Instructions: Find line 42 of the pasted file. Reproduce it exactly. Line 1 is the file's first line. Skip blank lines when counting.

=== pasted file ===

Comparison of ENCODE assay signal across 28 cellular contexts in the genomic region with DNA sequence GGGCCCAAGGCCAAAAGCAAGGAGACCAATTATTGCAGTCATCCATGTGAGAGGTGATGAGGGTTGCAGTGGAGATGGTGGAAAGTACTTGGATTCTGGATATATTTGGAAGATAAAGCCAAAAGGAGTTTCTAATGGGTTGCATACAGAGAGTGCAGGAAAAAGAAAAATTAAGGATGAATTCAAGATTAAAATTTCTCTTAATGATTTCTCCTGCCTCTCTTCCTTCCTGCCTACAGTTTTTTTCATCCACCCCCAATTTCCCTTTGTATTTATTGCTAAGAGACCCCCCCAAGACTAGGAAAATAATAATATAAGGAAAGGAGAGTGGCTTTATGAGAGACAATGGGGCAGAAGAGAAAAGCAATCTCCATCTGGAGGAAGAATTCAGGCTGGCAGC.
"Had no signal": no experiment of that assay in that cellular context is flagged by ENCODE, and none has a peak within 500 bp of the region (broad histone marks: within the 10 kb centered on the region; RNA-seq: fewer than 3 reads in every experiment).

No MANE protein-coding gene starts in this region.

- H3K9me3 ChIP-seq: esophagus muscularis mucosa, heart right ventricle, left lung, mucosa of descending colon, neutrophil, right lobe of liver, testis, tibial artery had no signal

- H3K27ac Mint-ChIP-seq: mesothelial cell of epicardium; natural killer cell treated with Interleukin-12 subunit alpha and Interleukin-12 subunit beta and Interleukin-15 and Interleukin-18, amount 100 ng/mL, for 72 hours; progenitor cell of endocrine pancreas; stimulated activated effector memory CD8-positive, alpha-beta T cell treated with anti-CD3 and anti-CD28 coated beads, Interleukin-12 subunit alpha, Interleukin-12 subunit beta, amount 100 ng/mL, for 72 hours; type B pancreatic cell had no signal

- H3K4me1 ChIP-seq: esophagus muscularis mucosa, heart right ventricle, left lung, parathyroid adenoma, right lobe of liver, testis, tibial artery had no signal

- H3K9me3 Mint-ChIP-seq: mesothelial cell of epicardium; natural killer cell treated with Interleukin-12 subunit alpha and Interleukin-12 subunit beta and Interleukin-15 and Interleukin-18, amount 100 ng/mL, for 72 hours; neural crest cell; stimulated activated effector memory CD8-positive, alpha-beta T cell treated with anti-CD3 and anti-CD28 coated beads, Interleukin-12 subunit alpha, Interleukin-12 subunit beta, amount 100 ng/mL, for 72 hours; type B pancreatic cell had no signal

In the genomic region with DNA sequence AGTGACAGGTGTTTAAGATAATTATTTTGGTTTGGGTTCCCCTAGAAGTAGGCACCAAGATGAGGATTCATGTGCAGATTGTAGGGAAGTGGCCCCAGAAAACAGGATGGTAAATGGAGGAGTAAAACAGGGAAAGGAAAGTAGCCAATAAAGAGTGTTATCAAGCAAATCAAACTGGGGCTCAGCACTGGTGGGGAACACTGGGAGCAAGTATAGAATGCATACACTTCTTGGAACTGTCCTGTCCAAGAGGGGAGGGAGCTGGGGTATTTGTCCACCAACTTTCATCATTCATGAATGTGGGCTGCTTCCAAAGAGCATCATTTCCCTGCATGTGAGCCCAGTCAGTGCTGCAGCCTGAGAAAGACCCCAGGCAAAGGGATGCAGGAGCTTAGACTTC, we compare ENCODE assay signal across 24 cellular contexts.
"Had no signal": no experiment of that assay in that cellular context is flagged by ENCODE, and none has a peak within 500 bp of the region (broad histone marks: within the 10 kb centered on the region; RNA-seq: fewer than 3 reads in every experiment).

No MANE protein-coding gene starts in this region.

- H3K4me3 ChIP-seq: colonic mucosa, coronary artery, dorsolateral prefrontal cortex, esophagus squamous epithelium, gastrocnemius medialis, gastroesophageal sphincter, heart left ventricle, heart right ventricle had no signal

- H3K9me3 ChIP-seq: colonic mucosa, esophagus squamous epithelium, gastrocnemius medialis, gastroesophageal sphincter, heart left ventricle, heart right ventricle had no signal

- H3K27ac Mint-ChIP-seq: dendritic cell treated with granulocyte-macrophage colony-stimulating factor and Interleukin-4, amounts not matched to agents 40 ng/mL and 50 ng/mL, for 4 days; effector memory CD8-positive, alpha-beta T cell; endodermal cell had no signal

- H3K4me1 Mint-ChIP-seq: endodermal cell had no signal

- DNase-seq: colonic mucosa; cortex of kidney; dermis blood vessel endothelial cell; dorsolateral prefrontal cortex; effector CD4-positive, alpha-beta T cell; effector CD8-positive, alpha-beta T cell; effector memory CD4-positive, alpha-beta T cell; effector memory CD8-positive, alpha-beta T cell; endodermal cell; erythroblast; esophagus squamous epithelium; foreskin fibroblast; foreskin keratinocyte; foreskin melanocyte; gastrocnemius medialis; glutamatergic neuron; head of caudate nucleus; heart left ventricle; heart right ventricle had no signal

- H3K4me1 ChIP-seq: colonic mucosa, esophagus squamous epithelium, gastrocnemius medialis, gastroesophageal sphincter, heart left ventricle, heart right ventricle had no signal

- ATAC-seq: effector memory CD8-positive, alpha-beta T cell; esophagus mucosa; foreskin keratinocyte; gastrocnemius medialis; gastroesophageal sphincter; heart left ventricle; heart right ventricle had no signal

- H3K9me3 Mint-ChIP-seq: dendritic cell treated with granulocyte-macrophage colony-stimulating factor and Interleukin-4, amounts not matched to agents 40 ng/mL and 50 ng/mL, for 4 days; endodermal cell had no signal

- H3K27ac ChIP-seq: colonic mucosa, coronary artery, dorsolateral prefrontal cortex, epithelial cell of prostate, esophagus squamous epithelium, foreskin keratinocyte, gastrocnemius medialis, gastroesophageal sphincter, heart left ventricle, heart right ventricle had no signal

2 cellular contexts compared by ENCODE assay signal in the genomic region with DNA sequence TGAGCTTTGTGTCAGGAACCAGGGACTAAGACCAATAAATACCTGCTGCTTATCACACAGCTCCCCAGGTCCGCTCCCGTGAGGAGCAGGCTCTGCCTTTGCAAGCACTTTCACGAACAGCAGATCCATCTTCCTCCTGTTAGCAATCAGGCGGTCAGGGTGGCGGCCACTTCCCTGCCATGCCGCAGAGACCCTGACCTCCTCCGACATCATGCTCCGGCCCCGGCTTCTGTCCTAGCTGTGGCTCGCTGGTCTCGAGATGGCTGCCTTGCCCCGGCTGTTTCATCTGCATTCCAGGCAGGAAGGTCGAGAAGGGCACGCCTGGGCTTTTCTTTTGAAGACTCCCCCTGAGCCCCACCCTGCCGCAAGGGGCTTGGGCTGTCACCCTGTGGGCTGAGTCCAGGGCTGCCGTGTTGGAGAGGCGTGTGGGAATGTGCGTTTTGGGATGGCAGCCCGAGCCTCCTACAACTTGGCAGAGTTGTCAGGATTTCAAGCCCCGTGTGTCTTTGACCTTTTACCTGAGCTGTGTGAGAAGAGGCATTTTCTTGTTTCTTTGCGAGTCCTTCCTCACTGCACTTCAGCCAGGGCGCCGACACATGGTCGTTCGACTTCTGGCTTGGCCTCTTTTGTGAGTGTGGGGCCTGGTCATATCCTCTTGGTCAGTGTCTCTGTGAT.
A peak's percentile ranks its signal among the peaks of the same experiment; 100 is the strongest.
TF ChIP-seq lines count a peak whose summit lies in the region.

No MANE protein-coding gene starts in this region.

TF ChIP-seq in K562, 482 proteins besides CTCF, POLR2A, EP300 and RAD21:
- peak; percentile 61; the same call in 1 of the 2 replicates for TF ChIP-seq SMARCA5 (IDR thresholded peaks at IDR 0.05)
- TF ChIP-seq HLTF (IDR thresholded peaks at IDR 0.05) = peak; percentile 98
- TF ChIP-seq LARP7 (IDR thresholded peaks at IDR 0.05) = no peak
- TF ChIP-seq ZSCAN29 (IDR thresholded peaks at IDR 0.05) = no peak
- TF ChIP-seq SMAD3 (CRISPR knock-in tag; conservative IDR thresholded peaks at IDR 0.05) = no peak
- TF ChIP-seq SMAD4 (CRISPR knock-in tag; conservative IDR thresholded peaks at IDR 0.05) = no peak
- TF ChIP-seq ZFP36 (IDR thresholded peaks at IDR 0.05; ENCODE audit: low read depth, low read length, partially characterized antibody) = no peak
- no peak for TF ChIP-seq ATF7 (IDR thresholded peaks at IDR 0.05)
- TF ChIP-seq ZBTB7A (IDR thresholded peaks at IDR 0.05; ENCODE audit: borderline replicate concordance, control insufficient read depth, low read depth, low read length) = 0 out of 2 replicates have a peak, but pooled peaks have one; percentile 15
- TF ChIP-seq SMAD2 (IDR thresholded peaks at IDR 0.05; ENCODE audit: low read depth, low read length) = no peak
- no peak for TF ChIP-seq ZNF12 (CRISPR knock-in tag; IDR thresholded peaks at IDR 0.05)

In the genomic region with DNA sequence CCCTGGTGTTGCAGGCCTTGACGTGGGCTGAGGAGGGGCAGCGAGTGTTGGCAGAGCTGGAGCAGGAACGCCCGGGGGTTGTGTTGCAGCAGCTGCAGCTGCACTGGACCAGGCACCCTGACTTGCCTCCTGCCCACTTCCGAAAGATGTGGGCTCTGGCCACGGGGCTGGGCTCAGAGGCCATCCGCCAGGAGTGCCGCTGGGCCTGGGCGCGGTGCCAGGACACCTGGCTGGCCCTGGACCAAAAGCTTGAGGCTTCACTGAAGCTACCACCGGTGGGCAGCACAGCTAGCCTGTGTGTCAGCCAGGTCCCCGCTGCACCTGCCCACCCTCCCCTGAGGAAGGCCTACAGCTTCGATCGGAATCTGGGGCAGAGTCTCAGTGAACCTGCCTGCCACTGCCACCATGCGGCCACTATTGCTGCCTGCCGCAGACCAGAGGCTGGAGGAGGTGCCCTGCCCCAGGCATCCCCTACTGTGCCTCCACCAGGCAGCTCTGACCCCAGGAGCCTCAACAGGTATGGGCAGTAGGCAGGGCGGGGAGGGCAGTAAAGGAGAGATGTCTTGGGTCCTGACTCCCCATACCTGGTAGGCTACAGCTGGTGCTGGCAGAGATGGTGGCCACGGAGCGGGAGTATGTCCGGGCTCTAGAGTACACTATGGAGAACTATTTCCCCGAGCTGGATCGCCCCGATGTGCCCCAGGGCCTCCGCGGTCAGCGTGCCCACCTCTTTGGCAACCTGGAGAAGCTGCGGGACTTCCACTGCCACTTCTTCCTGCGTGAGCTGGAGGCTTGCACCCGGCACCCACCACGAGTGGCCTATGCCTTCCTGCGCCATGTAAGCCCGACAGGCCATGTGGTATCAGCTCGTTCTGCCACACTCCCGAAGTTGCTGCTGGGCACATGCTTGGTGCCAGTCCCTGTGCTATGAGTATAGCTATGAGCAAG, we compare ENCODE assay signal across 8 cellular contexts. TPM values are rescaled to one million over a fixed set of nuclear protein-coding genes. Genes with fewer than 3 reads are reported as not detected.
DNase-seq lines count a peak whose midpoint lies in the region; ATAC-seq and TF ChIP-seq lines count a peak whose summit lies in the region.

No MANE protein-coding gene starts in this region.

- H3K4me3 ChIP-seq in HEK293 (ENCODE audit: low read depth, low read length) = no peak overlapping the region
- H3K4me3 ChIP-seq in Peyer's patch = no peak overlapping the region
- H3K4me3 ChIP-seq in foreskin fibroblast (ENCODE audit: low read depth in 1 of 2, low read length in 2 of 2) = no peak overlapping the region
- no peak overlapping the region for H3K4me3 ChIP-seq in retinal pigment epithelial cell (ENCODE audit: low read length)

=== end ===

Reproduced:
- no peak overlapping the region for H3K4me3 ChIP-seq in retinal pigment epithelial cell (ENCODE audit: low read length)